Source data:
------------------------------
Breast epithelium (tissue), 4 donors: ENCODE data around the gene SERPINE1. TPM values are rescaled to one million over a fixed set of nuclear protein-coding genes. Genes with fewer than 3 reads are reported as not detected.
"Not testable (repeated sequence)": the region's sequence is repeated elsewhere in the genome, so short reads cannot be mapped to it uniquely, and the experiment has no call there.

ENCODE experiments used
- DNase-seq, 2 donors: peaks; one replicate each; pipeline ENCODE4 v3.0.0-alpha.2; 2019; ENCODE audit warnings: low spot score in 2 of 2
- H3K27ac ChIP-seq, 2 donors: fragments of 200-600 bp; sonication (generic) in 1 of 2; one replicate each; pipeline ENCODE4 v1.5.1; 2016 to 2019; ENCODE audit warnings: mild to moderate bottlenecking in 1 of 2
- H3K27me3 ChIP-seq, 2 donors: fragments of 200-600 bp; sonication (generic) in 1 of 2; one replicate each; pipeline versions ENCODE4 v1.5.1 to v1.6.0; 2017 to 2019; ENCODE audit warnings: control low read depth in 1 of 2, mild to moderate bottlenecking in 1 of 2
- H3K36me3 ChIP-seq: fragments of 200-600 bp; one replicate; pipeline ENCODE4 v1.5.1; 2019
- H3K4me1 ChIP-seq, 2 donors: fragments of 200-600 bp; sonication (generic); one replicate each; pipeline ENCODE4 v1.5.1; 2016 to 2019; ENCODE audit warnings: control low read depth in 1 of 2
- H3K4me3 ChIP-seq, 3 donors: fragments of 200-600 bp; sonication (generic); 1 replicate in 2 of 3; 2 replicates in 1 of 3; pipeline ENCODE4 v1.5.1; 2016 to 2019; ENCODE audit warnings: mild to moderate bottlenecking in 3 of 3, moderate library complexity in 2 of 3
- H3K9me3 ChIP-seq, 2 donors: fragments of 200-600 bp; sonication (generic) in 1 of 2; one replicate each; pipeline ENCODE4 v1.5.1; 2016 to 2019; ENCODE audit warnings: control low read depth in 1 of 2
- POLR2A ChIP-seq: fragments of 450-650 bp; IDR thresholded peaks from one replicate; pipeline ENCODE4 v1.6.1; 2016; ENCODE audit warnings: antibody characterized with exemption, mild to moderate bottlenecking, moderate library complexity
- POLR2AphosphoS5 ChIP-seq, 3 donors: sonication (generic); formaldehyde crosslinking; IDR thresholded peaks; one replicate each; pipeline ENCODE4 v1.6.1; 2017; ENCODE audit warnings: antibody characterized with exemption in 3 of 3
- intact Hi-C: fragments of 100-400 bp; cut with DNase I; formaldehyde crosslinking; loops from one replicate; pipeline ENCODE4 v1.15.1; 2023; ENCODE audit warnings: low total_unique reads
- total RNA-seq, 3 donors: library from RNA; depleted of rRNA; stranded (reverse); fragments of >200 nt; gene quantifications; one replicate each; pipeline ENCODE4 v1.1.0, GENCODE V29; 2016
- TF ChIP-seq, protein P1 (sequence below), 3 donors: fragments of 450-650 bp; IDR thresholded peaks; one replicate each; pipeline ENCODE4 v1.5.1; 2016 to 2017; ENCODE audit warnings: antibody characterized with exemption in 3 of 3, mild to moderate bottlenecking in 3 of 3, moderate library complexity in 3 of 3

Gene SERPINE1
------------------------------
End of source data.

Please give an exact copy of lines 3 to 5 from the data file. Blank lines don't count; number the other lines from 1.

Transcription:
ENCODE experiments used
- DNase-seq, 2 donors: peaks; one replicate each; pipeline ENCODE4 v3.0.0-alpha.2; 2019; ENCODE audit warnings: low spot score in 2 of 2
- H3K27ac ChIP-seq, 2 donors: fragments of 200-600 bp; sonication (generic) in 1 of 2; one replicate each; pipeline ENCODE4 v1.5.1; 2016 to 2019; ENCODE audit warnings: mild to moderate bottlenecking in 1 of 2